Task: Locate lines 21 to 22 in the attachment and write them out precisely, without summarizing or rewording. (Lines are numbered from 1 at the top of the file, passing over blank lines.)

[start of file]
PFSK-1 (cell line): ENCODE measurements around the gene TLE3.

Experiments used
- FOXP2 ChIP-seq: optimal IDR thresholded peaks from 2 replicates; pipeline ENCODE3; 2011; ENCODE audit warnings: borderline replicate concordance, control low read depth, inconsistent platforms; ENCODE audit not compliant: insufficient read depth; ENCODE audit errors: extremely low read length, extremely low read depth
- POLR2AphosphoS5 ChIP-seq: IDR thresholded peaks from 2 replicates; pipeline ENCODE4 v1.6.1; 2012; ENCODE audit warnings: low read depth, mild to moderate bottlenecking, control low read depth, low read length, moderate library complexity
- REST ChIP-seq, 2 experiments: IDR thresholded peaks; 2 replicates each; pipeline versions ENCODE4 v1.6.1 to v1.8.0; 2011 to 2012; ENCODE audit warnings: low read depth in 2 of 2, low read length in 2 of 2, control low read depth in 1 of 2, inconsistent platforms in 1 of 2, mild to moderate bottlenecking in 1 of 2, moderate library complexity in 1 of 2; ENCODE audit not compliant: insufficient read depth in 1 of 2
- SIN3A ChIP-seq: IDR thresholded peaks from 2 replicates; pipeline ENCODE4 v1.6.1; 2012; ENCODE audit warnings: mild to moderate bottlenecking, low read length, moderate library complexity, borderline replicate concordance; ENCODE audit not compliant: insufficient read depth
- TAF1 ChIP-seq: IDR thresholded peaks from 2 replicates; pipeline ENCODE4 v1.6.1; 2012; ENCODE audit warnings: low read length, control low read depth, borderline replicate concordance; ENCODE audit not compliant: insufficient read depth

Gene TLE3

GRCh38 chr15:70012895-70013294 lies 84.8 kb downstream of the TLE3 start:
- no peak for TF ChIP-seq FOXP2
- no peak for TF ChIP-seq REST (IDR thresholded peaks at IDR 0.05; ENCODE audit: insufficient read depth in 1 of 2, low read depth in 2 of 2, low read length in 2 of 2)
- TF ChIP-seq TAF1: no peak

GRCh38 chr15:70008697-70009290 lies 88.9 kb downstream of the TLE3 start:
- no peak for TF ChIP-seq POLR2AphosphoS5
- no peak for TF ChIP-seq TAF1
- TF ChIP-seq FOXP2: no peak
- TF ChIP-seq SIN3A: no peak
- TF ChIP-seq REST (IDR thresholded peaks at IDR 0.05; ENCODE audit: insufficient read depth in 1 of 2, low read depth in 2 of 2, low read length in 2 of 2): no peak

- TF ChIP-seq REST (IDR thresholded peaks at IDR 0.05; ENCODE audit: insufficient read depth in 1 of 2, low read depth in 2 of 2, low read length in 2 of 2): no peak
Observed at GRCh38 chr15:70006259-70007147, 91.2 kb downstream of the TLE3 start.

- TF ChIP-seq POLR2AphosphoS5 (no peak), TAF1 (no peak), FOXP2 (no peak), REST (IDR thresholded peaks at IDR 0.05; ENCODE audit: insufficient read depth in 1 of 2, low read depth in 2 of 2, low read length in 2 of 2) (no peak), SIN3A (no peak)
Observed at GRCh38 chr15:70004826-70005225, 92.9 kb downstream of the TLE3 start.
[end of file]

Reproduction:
- TF ChIP-seq POLR2AphosphoS5 (no peak), TAF1 (no peak), FOXP2 (no peak), REST (IDR thresholded peaks at IDR 0.05; ENCODE audit: insufficient read depth in 1 of 2, low read depth in 2 of 2, low read length in 2 of 2) (no peak), SIN3A (no peak)
Observed at GRCh38 chr15:70004826-70005225, 92.9 kb downstream of the TLE3 start.